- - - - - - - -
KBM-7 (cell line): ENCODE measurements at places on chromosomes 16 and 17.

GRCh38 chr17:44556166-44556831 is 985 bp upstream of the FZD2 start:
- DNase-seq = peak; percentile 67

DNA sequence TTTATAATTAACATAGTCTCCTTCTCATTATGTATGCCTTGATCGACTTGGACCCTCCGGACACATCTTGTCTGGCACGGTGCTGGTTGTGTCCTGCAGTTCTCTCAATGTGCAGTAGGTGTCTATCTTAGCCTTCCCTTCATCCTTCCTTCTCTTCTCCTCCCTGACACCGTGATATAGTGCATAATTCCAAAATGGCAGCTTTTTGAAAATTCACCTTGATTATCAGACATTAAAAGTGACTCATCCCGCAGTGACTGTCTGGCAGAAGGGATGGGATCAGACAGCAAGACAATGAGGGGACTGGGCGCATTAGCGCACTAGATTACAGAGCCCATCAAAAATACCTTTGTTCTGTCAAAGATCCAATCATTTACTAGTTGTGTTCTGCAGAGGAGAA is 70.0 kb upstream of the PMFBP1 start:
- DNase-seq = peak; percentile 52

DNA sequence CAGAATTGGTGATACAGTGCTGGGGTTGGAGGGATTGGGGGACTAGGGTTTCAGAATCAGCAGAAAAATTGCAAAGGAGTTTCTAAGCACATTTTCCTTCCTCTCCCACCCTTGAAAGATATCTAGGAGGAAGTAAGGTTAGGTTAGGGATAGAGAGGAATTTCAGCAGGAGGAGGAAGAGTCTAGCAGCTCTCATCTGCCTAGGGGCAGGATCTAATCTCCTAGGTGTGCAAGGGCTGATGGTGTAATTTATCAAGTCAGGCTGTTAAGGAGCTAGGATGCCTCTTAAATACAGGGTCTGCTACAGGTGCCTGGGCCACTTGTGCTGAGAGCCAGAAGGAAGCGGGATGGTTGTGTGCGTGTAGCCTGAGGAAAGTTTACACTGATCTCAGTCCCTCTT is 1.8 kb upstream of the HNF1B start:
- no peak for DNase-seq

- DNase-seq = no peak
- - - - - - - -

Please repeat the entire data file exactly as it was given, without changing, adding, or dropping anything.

KBM-7 (cell line): ENCODE measurements at places on chromosomes 16 and 17.

GRCh38 chr17:44556166-44556831 is 985 bp upstream of the FZD2 start:
- DNase-seq = peak; percentile 67

DNA sequence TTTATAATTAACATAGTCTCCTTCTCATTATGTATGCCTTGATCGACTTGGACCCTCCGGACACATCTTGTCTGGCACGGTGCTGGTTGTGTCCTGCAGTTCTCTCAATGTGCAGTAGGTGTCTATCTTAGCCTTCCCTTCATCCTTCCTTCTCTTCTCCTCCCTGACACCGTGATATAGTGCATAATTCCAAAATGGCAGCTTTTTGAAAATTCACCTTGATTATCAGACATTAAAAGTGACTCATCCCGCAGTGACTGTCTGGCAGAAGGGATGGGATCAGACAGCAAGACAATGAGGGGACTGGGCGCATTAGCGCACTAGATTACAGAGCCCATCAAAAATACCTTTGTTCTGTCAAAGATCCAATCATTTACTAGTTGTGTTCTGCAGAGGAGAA is 70.0 kb upstream of the PMFBP1 start:
- DNase-seq = peak; percentile 52

DNA sequence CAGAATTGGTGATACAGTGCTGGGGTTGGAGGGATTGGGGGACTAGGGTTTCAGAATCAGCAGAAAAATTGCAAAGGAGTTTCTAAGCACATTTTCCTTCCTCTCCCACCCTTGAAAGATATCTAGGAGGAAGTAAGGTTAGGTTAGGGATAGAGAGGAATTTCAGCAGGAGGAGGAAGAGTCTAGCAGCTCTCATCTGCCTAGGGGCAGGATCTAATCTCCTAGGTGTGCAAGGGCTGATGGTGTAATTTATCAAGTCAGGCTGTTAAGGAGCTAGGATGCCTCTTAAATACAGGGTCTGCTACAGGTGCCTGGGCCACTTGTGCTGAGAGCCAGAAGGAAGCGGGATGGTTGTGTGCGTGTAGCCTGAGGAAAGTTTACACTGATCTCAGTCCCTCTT is 1.8 kb upstream of the HNF1B start:
- no peak for DNase-seq

- DNase-seq = no peak